Information in the article is based on Manatt Health’s survey across 50 states and Washington, DC, of state laws and Medicaid policies related to practice standards and licensure; Medicaid coverage and reimbursement; Medicaid-eligible patient settings; Medicaid-eligible provider settings; Medicaid-eligible technologies; Medicaid service limitations; and corporate practice of medicine.
Manatt’s survey reveals that nearly all state Medicaid fee-for-service (FFS) programs provide reimbursement for some telemedicine services, generally expanding access to telemedicine for their Medicaid FFS beneficiaries. The survey also highlights that Medicaid FFS programs provide significantly more expansive coverage than what is available to Medicare beneficiaries. At this time, Medicare FFS provides telehealth coverage only for a very limited set of services that meet strict requirements related to the technology utilized, the originating site and the provider type.
In contrast, state Medicaid FFS programs offer comprehensive coverage of telemedicine, allowing a broad range of services, providers, locations and technologies that are eligible for reimbursement. Most states allow various types of providers to administer care via telemedicine, and few impose impactful restrictions on the types of services that can be provided through these modalities.
Key Barriers and Implications
Despite this notable progress, major barriers still exist in some states to the provision of telemedicine services for Medicaid FFS beneficiaries: (See Table 1 for definitions of key terms used in this section.)
- Patient’s home as a site of care. Twenty-six states’ Medicaid programs provide reimbursement for telemedicine services initiated from a patient’s home. This helps patients who are in rural areas or who have mobility limitations connect with their providers without undue burden, and also helps health systems increase clinic capacity by conducting routine visits via live video conferencing.
- Established patient relationship. Nine states require a provider to have an established relationship with a patient before she or he can receive care via telemedicine, as a condition of reimbursement. Established patient relationship requirements limit a patient’s ability to seek care via telemedicine for emergent issues.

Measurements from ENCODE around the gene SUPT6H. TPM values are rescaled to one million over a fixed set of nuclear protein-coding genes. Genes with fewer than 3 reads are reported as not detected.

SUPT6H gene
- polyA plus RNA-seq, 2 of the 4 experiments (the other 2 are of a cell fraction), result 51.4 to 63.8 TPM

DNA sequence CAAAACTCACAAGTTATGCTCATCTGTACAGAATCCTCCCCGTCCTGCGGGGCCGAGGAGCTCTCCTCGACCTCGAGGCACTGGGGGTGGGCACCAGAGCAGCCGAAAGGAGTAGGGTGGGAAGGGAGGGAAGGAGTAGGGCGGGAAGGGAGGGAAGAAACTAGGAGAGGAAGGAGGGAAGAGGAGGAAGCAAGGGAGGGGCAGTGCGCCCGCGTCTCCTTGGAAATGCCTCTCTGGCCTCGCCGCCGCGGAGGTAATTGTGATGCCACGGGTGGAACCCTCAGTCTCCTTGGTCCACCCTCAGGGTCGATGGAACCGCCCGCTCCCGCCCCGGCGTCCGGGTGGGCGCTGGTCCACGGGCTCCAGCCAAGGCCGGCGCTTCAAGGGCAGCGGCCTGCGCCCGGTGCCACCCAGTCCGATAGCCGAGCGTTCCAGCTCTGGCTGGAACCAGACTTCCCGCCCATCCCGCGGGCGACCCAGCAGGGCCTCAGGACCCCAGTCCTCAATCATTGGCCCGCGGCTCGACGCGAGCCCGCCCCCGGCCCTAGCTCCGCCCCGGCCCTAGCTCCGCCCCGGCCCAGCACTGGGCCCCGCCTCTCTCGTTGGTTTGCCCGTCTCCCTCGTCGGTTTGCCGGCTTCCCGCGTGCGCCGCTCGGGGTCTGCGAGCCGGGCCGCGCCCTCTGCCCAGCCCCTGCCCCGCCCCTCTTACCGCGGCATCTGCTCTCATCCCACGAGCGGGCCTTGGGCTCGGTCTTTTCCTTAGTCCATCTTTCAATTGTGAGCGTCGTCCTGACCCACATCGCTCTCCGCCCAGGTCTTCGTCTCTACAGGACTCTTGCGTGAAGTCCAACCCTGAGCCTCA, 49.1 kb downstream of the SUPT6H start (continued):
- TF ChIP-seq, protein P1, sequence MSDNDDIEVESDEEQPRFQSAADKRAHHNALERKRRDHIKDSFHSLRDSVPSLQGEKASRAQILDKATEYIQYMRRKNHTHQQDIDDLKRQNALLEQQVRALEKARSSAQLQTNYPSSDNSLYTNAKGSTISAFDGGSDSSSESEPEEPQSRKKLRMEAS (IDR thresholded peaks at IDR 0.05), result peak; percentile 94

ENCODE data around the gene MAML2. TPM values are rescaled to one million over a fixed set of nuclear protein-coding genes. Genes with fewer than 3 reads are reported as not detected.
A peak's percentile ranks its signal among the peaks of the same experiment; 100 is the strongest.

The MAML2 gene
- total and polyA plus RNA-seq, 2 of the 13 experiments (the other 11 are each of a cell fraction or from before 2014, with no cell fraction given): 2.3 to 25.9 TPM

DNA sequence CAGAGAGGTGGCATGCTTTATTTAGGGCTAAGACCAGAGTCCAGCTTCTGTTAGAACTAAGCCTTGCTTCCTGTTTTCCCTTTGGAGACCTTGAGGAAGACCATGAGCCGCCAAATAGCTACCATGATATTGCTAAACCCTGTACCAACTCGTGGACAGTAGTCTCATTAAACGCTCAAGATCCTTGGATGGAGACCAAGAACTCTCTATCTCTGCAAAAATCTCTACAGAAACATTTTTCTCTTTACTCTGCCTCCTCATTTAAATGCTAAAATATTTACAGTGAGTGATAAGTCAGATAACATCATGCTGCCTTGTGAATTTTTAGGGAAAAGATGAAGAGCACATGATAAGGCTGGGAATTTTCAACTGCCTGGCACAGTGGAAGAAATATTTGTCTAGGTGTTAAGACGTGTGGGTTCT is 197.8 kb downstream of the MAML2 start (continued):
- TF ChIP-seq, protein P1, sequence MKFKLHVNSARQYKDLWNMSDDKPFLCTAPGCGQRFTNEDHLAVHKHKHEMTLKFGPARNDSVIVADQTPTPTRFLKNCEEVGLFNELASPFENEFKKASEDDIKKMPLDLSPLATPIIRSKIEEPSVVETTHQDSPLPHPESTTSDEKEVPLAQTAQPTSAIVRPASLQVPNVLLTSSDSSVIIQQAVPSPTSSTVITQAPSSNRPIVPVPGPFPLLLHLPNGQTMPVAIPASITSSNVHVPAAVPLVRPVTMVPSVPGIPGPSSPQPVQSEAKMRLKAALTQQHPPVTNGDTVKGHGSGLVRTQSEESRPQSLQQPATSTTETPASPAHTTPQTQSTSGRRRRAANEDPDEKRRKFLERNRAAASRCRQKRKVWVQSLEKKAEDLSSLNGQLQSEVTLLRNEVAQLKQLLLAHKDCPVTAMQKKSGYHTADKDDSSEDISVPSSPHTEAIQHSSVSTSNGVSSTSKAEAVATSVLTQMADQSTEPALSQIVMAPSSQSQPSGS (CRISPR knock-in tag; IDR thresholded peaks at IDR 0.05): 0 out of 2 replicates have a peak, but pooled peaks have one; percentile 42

- Telepresenter. As a condition for reimbursement, ten states’ Medicaid programs require a medical assistant or provider, often referred to as a telepresenter, to be physically present with a patient while she or he receives care from a distant-site provider. This requirement imposes a major obstacle for patients, as their telemedicine visit is subject to a telepresenter’s availability and location. It also creates staffing inefficiencies for providers and health systems, since, to meet the telepresenter requirement, a medical assistant or provider must oversee a telemedicine visit rather than directly provide care to another patient who is on-site.
- Beyond live video conferencing. Nearly all state Medicaid programs provide coverage and reimbursement for live video conferencing, but fewer states reimburse for other telemedicine technologies, such as store and forward, remote patient monitoring, or e-mail/fax/phone. Twenty-nine states are reimbursing for at least one method in addition to live video, and 16 states are reimbursing for three of the four different telemedicine technologies.
- Frequency limits. Nine states place limits on the frequency with which Medicaid patients can receive care via telemedicine within a given time frame. Frequency limits can place unnecessary barriers to care for patients with chronic conditions who may be located remotely from their providers or are frail.
- Geographic limits. Nine states’ Medicaid programs place geographic restrictions on telemedicine encounters. In these states, reimbursement within the Medicaid program is dependent upon the distance between the patient or originating site provider (spoke site) and the remote provider (hub site). For example, in Indiana, the state reimburses for telemedicine services only when the hub and spoke sites are greater than 20 miles apart.
States may implement restrictive policies for a variety of reasons—fear of overutilization leading to skyrocketing costs, new technology and risk. There is little evidence to date that validates those concerns. Conversely, health systems have indicated that telemedicine programs are delivering positive benefits, including increased clinic and in-patient capacity, reduced hospital readmissions, and improved patient satisfaction and quality of care.
Telemedicine will be central to the role of healthcare delivery in the future. Manatt predicts that over time, all payers will re-evaluate their telemedicine reimbursement policies and take proactive steps to reduce barriers to care and expand access to digitally enabled care.